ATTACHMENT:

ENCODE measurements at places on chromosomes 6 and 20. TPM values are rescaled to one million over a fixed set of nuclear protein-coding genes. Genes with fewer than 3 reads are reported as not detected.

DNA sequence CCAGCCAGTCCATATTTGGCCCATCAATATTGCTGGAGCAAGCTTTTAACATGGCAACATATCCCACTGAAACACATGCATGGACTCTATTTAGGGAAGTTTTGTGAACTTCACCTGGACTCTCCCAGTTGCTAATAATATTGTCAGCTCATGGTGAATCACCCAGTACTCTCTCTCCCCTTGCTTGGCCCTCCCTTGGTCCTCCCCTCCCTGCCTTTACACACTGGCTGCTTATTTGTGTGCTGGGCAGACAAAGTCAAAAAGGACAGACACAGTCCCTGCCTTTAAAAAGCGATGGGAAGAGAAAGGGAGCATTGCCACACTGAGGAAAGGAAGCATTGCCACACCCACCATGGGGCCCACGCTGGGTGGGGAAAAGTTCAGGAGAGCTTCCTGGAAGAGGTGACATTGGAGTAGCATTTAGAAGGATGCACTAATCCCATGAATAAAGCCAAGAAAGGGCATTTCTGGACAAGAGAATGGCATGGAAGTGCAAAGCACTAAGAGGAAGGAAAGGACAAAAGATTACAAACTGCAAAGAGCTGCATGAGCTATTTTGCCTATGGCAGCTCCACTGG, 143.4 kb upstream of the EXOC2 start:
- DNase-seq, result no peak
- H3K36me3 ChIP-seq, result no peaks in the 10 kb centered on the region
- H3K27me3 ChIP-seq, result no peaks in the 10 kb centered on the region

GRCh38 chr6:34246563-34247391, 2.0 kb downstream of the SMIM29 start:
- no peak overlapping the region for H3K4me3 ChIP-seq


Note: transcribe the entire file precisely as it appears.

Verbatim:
ENCODE measurements at places on chromosomes 6 and 20. TPM values are rescaled to one million over a fixed set of nuclear protein-coding genes. Genes with fewer than 3 reads are reported as not detected.

DNA sequence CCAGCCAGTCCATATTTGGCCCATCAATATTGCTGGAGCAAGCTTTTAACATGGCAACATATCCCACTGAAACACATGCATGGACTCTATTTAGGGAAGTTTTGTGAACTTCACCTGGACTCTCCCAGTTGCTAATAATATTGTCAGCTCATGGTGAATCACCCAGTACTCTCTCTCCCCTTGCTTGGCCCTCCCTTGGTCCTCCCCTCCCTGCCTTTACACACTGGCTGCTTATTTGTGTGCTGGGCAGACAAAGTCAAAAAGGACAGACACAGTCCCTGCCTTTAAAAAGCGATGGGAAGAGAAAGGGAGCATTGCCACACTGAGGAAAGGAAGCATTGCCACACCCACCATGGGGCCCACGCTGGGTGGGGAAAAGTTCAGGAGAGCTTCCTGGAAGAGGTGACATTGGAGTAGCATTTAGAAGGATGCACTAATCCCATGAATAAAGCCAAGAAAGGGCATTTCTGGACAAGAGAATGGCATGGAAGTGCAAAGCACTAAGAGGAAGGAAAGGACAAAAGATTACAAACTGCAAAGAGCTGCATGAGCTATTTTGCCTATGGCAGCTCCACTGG, 143.4 kb upstream of the EXOC2 start:
- DNase-seq, result no peak
- H3K36me3 ChIP-seq, result no peaks in the 10 kb centered on the region
- H3K27me3 ChIP-seq, result no peaks in the 10 kb centered on the region

GRCh38 chr6:34246563-34247391, 2.0 kb downstream of the SMIM29 start:
- no peak overlapping the region for H3K4me3 ChIP-seq